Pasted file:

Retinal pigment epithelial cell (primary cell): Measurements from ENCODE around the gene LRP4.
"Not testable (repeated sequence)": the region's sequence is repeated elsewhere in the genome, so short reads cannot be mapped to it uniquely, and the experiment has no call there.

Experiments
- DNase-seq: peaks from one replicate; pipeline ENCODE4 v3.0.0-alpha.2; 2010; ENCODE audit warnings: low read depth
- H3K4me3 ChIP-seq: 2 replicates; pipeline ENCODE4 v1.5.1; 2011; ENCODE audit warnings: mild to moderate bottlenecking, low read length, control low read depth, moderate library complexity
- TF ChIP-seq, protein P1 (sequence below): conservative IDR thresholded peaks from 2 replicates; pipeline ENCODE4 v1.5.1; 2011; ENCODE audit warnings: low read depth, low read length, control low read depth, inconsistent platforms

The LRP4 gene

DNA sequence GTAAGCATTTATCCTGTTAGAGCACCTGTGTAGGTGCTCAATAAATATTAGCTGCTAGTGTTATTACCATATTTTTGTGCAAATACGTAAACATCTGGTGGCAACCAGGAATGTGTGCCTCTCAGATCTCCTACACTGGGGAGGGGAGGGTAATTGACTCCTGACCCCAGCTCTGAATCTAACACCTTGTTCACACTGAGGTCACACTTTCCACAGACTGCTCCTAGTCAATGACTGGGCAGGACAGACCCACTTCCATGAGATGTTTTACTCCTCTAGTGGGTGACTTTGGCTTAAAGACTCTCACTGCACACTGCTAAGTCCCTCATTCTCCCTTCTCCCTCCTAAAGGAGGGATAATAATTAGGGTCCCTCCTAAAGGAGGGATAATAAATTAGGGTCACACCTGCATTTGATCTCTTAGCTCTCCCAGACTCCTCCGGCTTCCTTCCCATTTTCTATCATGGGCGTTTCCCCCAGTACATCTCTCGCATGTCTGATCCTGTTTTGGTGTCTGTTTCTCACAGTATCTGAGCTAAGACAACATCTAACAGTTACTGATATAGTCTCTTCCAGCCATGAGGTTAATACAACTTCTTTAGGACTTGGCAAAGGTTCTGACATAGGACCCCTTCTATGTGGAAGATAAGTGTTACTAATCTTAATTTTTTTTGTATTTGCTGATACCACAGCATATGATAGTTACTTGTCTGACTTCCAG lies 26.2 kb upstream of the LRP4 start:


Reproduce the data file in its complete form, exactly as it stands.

Retinal pigment epithelial cell (primary cell): Measurements from ENCODE around the gene LRP4.
"Not testable (repeated sequence)": the region's sequence is repeated elsewhere in the genome, so short reads cannot be mapped to it uniquely, and the experiment has no call there.

Experiments
- DNase-seq: peaks from one replicate; pipeline ENCODE4 v3.0.0-alpha.2; 2010; ENCODE audit warnings: low read depth
- H3K4me3 ChIP-seq: 2 replicates; pipeline ENCODE4 v1.5.1; 2011; ENCODE audit warnings: mild to moderate bottlenecking, low read length, control low read depth, moderate library complexity
- TF ChIP-seq, protein P1 (sequence below): conservative IDR thresholded peaks from 2 replicates; pipeline ENCODE4 v1.5.1; 2011; ENCODE audit warnings: low read depth, low read length, control low read depth, inconsistent platforms

The LRP4 gene

DNA sequence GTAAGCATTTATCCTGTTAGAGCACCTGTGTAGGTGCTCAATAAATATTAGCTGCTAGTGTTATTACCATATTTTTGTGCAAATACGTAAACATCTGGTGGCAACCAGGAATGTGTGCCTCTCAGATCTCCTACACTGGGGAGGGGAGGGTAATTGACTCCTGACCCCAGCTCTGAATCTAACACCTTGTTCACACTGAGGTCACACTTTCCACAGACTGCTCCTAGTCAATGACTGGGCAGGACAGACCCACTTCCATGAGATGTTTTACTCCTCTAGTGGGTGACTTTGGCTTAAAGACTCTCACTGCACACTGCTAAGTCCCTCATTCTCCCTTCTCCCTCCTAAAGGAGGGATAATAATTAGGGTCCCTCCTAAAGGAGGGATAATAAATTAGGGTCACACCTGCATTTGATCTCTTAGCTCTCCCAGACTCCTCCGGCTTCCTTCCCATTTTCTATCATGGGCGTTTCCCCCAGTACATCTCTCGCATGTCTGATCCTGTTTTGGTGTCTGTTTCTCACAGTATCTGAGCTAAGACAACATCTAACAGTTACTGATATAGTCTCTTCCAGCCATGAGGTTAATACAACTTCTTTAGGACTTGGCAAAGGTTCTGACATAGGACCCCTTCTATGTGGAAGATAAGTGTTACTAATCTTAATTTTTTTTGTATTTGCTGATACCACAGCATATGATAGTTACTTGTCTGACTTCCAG lies 26.2 kb upstream of the LRP4 start: